10 Best Grammy Performances
With the Grammy Awards right around the corner, now is as good a time as any to look back at the countless stellar Grammy performances we've been treated to over the years. Below are our picks for the 10 Best Grammy Performances -- an all-time list that ranges from Radiohead and Green Day to the White Stripes and beyond. Did your favorites make this list? Watch each Grammy performance clip below -- then let us know if you agree with our selections. And don't forget to tune in on Sunday, Jan. 26, to see which new performances we should add to this list.
Beck showed everybody "Where It's At" with his performance of this Odelay jam at the 1997 Awards. Immediately following his Grammy close-up, Beck won Best Male Rock Vocal Performance honors for the song. Odelay was also nominated for the Best Album Grammy, but it lost to Celine Dion's Falling Into You.
U2 made a wise choice when they teamed with an American R&B luminary for a revamped version of their timeless ballad "One." Bono and Mary J Blige emphasized vocal acrobatics over the original's moody grandeur, but both turned in epic performances nonetheless, easily making our list of the Best Grammy Performances.
"Instead of fading away, they've grown up and released a concept album with a novel concept: all the songs are good," director Quentin Tarantino says during his introduction of Green Day's 2005 Grammy performance of "American Idiot," and his statement would prove prophetic, as Green Day took home Best Rock Album honors later in the evening.
What do Dave Grohl, Elvis Costello, Bruce Springsteen, and Tony Kanal from No Doubt have in common? They all dig punk rock, and following the 2002 death of Clash frontman Joe Strummer, they joined forces to honor the late icon with an all-star run-through of "London Calling." Now, the Grammys are the type of commercialized event the Clash probably would have avoided, but it's worth noting that on the night of the tribute, the band won its first-ever Grammy, as Westway to the World snagged Best Long Form Music Video honors.
The Smashing Pumpkins were near the peak of their powers in 1997, still touring behind the sprawling double album Mellon Collie and Infinite Sadness when they hit the Grammys stage to perform "1979," the disc's second single and the only in the band's career to top the Alternative Songs chart.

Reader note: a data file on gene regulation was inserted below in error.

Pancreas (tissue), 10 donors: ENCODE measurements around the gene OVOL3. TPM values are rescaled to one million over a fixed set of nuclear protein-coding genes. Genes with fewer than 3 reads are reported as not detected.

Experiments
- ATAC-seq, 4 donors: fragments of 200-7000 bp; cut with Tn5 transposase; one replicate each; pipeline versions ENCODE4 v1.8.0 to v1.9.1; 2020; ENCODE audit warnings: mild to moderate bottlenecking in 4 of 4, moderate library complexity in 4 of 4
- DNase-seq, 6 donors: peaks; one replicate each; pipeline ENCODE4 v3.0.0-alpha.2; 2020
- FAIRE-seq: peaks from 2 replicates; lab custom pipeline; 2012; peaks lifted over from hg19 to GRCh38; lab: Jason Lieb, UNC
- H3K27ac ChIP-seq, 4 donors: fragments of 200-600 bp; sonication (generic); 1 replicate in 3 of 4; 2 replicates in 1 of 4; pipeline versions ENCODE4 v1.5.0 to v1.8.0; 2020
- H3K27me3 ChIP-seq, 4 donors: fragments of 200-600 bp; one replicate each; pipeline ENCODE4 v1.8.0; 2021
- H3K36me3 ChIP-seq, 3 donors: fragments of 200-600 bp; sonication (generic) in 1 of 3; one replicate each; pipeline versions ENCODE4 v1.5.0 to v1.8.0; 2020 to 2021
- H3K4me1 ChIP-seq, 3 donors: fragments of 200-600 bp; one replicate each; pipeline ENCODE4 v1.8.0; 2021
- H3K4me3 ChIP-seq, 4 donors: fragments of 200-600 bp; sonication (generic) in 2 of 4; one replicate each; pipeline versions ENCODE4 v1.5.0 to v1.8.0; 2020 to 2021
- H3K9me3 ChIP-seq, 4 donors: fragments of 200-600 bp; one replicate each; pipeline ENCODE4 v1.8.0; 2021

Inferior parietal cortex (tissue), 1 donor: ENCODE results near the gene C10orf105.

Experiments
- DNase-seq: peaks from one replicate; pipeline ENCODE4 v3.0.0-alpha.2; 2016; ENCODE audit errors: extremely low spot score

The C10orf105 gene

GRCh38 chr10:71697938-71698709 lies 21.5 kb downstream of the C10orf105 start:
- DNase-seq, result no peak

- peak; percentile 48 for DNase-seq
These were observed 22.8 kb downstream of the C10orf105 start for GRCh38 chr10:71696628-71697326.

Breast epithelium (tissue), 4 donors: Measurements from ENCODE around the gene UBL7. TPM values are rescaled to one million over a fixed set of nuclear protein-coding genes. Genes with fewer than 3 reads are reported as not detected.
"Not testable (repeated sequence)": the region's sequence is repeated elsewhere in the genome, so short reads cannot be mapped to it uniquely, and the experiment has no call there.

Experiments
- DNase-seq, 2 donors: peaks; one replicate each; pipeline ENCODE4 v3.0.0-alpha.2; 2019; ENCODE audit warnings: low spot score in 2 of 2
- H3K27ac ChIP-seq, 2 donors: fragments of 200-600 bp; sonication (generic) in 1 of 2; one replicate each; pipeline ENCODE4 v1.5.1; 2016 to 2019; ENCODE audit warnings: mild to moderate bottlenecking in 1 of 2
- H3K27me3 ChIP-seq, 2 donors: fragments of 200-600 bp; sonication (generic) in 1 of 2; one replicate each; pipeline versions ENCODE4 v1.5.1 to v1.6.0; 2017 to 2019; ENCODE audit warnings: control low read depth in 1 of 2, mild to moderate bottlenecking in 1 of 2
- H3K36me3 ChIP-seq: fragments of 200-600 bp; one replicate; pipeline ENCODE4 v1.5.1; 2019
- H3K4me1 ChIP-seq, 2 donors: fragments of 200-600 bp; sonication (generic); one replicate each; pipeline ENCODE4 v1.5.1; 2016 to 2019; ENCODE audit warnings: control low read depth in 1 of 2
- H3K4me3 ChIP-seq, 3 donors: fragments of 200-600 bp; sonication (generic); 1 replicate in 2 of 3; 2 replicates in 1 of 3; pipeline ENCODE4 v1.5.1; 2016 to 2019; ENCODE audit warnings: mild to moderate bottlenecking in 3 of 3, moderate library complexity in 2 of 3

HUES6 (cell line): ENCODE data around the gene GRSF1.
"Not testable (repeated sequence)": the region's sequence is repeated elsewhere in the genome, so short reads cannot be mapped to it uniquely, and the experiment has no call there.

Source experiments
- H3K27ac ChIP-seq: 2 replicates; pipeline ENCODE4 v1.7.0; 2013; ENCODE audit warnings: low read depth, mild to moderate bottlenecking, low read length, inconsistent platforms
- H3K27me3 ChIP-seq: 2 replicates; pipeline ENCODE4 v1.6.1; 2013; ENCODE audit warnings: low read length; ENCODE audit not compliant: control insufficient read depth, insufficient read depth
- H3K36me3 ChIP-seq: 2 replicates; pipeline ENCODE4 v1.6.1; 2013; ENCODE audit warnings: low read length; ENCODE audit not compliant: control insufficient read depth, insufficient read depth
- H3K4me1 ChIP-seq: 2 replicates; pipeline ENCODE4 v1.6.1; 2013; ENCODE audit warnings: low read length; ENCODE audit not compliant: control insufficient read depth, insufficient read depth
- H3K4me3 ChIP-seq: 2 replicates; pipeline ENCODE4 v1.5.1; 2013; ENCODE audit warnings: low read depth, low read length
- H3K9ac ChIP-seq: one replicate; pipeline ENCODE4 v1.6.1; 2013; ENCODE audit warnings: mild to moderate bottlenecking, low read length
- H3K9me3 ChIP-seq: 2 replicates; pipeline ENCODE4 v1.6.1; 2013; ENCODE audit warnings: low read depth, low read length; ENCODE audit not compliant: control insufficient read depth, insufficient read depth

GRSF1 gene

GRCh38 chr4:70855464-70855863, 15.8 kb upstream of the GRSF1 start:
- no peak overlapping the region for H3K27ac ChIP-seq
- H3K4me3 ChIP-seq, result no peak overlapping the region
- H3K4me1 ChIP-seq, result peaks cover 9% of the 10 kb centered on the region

Adele certainly turned heads at the 2012 Grammy Awards. Not only did she give a stunning comeback performance of "Rolling in the Deep" following her recovery from throat microsurgery, but she won all six awards she was nominated for, including Record and Album of the Year.
A year after winning Best Alternative Album at the 2002 ceremony for their debut, Parachutes, Coldplay returned to perform at the Grammys for the first time. Accompanied by a full orchestra, they turned in a haunting performance of "Politik" from A Rush of Blood to the Head, which earned the band Best Alternative Album honors for the second year in a row.
Throughout the mid-'00s, the White Stripes were a virtual lock to win Best Alternative Album at the Grammys. All they had to do was release an album, and it would win. It happened with three straight records (2004's Elephant, 2006's Get Behind Me Satan and 2008's Icky Thump), and in 2002, they also turned in a scorching version of "Seven Nation Army," still their signature tune.
Taking a page from Fleetwood Mac's Tusk, Radiohead recruited the USC marching band to help reproduce the complex polyrhythms featured in "15 Step," the lead track from their In Rainbows album. The disc won the Grammy for -- you guessed it -- Best Alternative Album, a category Radiohead has won a record-tying three times over the course of seven nominations.
Remember all those brilliantly bizarre costumes that producer Danger Mouse and rapper Cee Lo Green used to wear when performing as Gnarls Barkley? They opted for pilot outfits for their 2007 appearance at the Grammys, where they performed "Crazy," the breakout single from their 2006 debut album, St. Elsewhere, which won Best Alternative Album honors.